19/04/2008/2:21 pm, The Glass Window, Eleuthera
In our policy of lingering as long as possible, we chose to hug the shore and pull in at the Glass Window while Interlude, Werplayin and Rachel E headed for Current Cut. It was interesting that we first thought "Oh - maybe we should push on with them and position ourselves for a crossing to the Abacos," despite not having seen the northern end of Eleuthera as we'd planned. It is very easy to get caught up in a group movement. I even reported on Cruiseheimers that Madcap was enroute from Alabaster Bay to Current Cut. As we started out, however, we came to our senses and veered off, and we were so glad we did. Jim commented, "What could we have been thinking?" while we strolled along the sand in this reprieve from towns and activity and the push northward.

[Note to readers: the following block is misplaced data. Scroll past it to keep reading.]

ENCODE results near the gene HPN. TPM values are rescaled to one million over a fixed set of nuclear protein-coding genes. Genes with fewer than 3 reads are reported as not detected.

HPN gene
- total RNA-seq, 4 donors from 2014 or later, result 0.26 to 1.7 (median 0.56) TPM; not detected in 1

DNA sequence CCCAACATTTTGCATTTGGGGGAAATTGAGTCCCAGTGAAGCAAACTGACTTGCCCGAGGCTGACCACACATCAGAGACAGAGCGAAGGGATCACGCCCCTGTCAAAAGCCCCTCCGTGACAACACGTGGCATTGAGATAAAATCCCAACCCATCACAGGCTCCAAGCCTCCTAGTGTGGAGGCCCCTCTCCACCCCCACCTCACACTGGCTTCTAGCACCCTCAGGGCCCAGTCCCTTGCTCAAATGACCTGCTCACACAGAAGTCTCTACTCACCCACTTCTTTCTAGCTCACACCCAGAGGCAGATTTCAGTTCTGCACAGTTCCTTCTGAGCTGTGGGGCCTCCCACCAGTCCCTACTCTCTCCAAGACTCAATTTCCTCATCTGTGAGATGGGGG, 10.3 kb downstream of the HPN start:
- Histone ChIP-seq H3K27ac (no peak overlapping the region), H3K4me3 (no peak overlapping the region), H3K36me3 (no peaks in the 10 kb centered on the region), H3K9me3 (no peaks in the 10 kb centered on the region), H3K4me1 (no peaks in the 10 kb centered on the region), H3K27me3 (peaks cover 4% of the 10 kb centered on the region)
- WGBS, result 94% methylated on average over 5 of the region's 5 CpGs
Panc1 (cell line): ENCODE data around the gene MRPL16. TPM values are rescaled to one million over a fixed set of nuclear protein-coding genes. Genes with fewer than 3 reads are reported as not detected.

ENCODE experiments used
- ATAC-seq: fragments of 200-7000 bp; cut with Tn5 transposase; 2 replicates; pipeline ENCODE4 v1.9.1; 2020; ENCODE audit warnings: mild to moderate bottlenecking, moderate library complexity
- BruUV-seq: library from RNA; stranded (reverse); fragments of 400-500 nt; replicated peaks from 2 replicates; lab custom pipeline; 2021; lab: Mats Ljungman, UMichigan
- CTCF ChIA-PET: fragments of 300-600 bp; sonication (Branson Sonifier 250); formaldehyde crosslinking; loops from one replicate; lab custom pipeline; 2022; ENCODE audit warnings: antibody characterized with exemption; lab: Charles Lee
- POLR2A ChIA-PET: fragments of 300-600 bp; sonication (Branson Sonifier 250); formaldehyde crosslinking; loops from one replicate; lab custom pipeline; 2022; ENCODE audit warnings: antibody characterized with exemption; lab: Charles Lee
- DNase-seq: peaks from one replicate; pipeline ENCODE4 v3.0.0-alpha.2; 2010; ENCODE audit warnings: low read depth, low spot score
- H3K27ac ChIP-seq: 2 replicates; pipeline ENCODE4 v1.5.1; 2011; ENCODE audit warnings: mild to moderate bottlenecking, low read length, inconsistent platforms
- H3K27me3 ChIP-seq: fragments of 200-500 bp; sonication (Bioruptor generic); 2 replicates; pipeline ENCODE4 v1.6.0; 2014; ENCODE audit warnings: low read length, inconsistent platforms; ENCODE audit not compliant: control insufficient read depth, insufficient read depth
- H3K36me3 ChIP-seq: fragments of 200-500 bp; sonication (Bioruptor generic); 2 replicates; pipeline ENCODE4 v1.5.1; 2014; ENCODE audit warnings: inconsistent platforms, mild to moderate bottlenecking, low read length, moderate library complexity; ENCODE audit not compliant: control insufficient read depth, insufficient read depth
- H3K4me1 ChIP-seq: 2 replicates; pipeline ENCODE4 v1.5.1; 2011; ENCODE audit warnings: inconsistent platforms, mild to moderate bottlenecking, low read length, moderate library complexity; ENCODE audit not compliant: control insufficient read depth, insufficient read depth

This was a beautiful anchorage with excellent holding and Madcap was the only boat there. We usually like to balance periods of group activity with a day or two of solitary travel or anchorage so this was perfect. It was a beautiful bay - several dinghy-friendly beaches, a view of water foaming and crashing under the bridge from the Atlantic, wide expanse of soft green water reaching out to the western horizon and the roar of the Atlantic waves reaching our ears.